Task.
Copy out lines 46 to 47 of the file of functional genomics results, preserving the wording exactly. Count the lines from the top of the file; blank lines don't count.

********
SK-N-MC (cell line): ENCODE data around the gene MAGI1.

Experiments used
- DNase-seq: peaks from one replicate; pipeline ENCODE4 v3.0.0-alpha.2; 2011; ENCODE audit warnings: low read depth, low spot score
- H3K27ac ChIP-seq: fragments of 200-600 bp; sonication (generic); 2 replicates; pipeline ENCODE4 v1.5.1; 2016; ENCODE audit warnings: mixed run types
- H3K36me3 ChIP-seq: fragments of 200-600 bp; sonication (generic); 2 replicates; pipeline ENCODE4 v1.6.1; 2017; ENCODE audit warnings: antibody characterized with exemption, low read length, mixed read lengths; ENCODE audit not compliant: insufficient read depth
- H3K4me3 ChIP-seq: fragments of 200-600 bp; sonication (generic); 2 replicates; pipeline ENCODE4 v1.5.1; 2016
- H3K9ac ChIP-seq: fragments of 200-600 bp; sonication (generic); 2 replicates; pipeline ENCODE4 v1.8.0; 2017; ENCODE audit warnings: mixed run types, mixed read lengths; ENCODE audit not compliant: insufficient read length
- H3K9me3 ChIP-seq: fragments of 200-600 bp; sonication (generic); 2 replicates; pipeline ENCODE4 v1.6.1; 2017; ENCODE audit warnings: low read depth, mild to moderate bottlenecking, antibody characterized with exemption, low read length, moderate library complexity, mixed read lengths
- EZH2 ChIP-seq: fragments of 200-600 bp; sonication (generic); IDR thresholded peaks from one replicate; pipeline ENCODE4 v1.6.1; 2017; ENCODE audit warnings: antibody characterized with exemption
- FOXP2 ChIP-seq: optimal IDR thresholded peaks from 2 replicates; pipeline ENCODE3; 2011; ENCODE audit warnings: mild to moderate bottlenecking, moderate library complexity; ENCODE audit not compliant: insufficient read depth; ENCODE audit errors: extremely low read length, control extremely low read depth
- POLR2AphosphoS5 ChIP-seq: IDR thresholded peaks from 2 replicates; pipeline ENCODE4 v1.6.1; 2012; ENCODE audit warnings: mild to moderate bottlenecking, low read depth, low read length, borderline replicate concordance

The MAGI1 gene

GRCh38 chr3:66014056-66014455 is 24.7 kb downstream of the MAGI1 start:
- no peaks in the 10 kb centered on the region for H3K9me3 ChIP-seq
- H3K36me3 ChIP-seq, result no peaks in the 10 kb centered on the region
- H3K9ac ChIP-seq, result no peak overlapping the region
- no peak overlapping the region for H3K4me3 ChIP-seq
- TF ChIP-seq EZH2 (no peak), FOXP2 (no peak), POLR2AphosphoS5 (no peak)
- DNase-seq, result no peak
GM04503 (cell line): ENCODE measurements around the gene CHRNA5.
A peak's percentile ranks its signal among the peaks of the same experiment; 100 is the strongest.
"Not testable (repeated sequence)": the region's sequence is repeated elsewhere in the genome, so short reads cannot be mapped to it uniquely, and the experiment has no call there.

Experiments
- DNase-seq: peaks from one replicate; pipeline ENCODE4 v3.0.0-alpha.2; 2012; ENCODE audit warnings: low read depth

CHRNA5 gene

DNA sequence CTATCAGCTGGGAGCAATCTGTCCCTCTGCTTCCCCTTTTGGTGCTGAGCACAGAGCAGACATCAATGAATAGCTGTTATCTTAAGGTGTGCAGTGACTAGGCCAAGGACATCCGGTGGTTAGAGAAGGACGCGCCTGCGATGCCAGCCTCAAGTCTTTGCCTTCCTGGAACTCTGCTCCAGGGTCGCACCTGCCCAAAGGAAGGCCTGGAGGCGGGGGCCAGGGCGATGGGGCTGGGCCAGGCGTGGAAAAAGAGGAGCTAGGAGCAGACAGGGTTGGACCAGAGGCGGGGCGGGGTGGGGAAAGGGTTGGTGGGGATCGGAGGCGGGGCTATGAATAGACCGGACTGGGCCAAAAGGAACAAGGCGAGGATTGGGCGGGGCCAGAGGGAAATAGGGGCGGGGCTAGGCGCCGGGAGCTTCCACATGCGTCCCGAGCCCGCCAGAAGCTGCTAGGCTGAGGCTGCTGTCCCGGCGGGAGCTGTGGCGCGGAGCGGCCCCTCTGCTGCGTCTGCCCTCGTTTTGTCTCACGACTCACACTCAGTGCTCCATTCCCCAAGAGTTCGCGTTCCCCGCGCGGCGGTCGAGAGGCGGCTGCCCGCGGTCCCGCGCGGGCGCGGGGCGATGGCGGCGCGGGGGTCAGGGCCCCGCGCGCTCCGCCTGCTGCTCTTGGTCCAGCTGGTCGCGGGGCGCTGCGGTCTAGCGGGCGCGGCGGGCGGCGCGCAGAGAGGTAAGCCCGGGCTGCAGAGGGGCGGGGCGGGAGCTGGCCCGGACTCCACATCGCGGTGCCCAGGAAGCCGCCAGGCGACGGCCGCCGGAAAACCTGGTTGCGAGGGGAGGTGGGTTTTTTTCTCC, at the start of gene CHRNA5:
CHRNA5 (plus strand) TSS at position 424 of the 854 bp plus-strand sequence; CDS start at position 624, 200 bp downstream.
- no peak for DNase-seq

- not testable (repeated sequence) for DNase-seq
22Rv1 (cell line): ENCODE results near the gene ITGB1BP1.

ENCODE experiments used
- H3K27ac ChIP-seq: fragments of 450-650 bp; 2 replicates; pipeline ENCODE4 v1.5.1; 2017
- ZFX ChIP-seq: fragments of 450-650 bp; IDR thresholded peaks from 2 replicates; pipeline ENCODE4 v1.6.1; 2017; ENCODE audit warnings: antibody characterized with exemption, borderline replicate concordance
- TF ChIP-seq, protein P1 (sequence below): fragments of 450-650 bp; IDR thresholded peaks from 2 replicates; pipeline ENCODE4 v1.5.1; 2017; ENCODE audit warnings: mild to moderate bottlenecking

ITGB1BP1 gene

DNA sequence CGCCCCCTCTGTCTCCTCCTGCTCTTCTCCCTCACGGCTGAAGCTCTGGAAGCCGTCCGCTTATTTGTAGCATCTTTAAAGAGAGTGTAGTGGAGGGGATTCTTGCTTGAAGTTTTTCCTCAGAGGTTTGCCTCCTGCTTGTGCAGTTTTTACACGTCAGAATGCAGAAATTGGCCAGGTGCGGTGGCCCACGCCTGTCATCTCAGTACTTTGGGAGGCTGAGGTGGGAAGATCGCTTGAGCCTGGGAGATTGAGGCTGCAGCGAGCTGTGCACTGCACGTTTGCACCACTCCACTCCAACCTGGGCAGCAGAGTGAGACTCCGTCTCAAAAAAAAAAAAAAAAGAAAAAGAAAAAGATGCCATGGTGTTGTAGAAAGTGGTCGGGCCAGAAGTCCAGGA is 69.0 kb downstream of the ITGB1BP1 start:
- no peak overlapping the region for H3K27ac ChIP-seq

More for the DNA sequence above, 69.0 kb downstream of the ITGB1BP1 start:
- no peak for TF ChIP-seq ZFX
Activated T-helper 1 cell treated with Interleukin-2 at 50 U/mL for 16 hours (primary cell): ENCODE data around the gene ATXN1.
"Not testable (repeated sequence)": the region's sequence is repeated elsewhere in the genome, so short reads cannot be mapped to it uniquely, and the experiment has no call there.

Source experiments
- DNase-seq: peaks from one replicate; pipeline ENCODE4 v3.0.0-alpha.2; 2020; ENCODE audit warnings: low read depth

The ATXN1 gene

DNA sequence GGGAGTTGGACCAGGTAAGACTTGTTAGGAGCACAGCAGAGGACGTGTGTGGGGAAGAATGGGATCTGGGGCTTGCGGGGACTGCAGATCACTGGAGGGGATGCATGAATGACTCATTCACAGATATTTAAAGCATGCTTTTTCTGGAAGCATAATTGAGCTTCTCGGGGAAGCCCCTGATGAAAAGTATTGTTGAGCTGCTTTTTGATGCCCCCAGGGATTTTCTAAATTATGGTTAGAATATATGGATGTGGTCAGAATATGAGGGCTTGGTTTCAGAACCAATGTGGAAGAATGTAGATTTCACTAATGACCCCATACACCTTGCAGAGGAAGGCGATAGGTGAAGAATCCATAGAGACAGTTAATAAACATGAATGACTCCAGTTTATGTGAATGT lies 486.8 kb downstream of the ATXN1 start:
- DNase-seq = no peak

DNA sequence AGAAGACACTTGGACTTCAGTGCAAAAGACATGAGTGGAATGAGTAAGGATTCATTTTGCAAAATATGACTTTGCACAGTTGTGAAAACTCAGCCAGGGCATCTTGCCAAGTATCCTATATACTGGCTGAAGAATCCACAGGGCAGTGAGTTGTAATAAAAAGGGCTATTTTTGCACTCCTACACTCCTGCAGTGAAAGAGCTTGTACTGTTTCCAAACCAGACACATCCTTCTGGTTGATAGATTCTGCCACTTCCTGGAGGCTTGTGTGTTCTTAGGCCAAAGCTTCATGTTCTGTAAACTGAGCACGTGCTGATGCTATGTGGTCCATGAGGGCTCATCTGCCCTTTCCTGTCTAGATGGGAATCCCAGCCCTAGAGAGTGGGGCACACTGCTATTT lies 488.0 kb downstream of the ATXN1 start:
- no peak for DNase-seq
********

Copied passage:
- DNase-seq = no peak

DNA sequence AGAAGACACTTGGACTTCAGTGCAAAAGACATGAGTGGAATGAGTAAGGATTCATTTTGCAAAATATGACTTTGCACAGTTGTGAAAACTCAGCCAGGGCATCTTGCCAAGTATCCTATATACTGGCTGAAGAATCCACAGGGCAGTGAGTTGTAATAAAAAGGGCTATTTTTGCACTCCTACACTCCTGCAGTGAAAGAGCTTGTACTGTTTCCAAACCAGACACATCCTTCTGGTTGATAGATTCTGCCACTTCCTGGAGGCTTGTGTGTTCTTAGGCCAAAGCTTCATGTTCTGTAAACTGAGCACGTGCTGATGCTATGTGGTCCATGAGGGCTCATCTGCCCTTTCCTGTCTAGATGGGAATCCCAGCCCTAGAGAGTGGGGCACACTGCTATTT lies 488.0 kb downstream of the ATXN1 start: